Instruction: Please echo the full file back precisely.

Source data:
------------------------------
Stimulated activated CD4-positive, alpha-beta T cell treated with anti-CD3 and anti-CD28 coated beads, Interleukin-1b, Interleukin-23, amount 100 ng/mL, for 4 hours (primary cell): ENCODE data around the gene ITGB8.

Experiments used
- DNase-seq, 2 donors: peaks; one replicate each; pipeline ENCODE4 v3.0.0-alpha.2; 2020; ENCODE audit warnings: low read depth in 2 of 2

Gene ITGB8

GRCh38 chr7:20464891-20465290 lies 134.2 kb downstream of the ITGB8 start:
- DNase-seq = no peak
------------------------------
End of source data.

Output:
Stimulated activated CD4-positive, alpha-beta T cell treated with anti-CD3 and anti-CD28 coated beads, Interleukin-1b, Interleukin-23, amount 100 ng/mL, for 4 hours (primary cell): ENCODE data around the gene ITGB8.

Experiments used
- DNase-seq, 2 donors: peaks; one replicate each; pipeline ENCODE4 v3.0.0-alpha.2; 2020; ENCODE audit warnings: low read depth in 2 of 2

Gene ITGB8

GRCh38 chr7:20464891-20465290 lies 134.2 kb downstream of the ITGB8 start:
- DNase-seq = no peak